White supremacist loses in sentencing appeal
An Ohio appeals court has rejected a defendant’s argument that a trial court violated his First Amendment right to freedom of association by considering his membership in a white-supremacist gang before sentencing him.
Joseph Bennett pleaded guilty to several charges arising from an incident in which he led police on a high-speed chase through Akron. He also pleaded guilty to narcotics possession while in a jail. A trial court sentenced Bennett to 12 years in prison.
On appeal, Bennett made several arguments, one centering on the First Amendment right to freedom of association. The trial court had considered Bennett’s membership in the Aryan Brotherhood before imposing sentence. Bennett claimed that doing so violated the principles established in the U.S. Supreme Court’s decision in Dawson v. Delaware (1992).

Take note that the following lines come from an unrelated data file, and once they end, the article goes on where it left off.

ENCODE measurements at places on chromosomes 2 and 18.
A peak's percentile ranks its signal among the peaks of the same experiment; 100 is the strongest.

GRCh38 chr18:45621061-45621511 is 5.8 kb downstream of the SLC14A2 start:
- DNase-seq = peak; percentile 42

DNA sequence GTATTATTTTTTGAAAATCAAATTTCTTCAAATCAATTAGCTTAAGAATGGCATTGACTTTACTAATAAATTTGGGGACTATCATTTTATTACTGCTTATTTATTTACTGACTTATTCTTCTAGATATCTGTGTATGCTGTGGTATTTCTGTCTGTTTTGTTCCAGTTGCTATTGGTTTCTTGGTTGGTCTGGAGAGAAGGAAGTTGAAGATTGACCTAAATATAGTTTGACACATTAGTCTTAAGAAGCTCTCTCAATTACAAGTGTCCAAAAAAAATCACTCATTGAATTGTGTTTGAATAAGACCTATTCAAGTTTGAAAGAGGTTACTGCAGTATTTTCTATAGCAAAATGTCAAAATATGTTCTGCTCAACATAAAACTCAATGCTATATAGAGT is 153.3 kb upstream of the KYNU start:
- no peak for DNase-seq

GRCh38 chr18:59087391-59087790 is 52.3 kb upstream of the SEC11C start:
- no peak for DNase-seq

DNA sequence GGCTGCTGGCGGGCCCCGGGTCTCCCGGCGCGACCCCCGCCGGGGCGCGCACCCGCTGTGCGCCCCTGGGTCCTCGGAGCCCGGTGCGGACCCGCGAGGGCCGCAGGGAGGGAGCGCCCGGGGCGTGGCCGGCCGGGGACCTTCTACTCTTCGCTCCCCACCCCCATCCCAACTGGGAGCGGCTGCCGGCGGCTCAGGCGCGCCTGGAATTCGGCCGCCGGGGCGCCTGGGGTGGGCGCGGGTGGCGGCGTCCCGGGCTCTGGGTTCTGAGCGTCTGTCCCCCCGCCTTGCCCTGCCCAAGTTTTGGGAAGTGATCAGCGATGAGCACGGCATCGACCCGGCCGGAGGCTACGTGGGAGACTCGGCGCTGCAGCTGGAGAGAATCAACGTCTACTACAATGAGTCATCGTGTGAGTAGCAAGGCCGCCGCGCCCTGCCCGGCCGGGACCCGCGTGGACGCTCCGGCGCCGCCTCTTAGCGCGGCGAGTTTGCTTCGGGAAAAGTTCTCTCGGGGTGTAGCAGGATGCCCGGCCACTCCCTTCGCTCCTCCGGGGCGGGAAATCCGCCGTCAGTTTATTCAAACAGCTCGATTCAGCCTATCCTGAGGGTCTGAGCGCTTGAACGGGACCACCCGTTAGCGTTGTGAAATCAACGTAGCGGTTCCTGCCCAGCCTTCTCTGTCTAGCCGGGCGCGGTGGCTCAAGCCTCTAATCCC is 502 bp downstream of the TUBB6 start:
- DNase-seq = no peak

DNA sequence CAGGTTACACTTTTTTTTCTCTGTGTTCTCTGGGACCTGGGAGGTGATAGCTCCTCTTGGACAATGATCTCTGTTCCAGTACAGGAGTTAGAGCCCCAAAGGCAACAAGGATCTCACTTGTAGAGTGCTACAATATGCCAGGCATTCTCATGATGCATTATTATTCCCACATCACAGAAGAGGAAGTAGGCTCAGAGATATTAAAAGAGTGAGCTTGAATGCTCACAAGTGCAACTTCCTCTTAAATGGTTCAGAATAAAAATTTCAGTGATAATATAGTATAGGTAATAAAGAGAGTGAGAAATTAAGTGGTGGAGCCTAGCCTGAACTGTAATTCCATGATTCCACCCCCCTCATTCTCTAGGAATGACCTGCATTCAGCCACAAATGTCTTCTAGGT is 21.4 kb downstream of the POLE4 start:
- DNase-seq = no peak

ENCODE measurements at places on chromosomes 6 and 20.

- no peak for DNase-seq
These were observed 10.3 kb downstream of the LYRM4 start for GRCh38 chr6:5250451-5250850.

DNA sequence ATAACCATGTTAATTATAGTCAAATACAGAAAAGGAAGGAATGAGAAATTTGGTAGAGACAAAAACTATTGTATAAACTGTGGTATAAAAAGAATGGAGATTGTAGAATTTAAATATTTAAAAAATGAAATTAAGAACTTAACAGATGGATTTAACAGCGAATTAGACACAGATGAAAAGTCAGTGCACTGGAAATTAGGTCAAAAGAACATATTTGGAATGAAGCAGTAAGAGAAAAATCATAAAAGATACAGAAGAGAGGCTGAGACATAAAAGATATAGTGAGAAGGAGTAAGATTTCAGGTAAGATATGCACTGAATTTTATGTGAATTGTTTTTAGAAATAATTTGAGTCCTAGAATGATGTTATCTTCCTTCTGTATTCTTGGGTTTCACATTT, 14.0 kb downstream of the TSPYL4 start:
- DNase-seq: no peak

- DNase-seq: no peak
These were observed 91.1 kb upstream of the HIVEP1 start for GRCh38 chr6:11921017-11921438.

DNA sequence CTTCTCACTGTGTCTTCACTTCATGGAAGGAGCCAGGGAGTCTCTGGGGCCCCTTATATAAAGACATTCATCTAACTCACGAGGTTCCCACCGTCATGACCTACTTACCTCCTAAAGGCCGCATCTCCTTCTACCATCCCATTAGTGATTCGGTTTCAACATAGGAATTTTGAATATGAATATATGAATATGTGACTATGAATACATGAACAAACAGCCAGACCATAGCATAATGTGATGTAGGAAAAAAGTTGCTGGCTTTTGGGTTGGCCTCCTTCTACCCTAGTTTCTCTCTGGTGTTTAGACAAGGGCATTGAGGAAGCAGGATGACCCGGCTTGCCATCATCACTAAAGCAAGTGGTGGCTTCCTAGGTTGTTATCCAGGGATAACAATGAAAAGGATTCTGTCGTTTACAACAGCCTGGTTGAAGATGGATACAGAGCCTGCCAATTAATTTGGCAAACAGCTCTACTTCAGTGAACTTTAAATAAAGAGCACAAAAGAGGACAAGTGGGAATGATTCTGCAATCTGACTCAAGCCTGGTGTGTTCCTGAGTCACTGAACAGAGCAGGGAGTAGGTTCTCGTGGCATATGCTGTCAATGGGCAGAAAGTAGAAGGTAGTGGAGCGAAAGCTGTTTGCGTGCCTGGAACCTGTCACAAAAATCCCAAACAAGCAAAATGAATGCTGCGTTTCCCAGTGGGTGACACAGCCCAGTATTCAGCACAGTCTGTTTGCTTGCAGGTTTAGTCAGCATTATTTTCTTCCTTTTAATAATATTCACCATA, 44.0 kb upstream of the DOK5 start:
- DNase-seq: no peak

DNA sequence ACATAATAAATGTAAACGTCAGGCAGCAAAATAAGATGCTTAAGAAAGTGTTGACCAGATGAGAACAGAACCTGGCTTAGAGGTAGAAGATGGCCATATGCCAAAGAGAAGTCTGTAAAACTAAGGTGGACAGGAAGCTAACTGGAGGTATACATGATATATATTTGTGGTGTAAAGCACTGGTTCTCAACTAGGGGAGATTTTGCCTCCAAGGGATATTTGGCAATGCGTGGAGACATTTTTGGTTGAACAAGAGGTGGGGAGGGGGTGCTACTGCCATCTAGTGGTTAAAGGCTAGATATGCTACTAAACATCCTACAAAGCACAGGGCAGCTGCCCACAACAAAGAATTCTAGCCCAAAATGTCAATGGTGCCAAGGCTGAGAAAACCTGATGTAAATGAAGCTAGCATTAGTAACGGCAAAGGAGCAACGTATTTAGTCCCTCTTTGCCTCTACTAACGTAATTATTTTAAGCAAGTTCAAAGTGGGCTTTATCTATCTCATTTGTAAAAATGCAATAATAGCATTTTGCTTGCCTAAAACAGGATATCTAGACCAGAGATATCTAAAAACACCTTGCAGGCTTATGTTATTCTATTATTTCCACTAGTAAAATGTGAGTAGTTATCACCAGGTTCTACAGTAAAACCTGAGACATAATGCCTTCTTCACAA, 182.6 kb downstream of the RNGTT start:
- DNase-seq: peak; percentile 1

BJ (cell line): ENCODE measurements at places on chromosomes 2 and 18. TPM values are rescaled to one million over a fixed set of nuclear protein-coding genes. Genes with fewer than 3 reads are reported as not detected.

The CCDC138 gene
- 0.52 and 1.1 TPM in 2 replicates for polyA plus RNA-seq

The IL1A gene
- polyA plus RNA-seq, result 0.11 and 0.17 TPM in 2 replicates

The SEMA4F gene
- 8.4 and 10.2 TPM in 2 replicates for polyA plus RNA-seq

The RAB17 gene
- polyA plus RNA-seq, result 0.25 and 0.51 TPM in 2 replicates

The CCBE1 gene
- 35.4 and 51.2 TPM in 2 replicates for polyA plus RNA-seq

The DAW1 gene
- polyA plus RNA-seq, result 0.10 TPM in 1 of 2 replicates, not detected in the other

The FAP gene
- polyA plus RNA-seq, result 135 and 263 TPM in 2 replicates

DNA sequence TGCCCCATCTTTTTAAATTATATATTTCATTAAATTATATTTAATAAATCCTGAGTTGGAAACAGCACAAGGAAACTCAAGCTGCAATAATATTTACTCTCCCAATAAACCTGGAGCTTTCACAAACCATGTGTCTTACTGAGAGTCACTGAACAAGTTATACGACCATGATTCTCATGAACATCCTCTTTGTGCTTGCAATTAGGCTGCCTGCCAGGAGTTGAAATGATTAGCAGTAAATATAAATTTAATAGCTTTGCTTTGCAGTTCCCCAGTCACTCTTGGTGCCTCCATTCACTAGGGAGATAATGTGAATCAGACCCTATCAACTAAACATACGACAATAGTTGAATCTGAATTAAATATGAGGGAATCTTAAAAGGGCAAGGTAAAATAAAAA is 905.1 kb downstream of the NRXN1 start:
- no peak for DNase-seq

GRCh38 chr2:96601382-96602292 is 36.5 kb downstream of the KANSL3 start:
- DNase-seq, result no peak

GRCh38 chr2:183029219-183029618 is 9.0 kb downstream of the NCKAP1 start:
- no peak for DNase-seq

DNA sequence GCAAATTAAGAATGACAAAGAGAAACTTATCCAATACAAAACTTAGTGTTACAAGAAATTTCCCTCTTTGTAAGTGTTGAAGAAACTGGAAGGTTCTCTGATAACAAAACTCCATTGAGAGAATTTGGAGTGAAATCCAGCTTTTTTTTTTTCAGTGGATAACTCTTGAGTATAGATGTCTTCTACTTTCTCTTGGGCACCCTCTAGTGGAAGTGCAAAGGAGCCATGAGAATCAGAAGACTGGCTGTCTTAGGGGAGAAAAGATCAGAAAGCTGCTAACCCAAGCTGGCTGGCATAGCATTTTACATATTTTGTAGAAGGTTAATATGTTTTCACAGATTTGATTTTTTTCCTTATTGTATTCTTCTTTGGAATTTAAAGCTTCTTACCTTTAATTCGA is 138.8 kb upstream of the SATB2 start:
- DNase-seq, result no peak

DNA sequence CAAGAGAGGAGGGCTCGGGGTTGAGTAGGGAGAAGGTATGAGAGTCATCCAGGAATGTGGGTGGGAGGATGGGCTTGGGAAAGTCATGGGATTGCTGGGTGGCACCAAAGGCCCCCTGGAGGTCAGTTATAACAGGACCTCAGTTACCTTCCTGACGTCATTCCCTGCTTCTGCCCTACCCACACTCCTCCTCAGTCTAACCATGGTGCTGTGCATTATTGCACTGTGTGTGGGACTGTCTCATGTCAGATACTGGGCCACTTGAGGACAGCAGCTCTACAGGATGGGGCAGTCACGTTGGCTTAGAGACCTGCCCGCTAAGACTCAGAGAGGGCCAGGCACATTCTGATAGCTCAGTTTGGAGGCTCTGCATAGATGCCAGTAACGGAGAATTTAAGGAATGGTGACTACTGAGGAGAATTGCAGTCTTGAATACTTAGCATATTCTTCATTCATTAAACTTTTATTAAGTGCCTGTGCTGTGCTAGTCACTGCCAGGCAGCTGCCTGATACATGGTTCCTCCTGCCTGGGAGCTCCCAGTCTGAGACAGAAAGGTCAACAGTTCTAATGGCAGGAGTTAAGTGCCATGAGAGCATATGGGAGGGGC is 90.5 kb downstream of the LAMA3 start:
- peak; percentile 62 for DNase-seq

In Dawson, the Court determined that a lower court had erred in considering the petitioner’s membership in the Aryan Brotherhood during sentencing when his crime had nothing to do with his racist beliefs. The Court wrote that “Dawson’s First Amendment rights were violated by the admission of the Aryan Brotherhood evidence in this case, because the evidence proved nothing more than Dawson’s abstract beliefs.”
The Court of Appeals of Ohio, 9th District, acknowledged in State v. Bennett Aug. 15 that in Bennett’s case, “there is nothing in the record to indicate that race played a role in the crime.” This view would seem to indicate that Bennett would prevail under the reasoning in the Dawson case.
However, the Ohio appeals court pointed to other parts of the Supreme Court’s Dawson opinion, which said a court could use evidence of a defendant’s membership in such a group to the extent it shows that the person may re-offend or commit future crimes.
Furthermore, the Ohio court said, the defendant failed to include in the appellate record a copy of the pre-sentencing report, which mentioned his membership in the Aryan Brotherhood. “Without the presentence investigation report, we are unable to properly review the trial court’s sentencing decision, so we must presume the validity of the trial court proceedings,” the court wrote.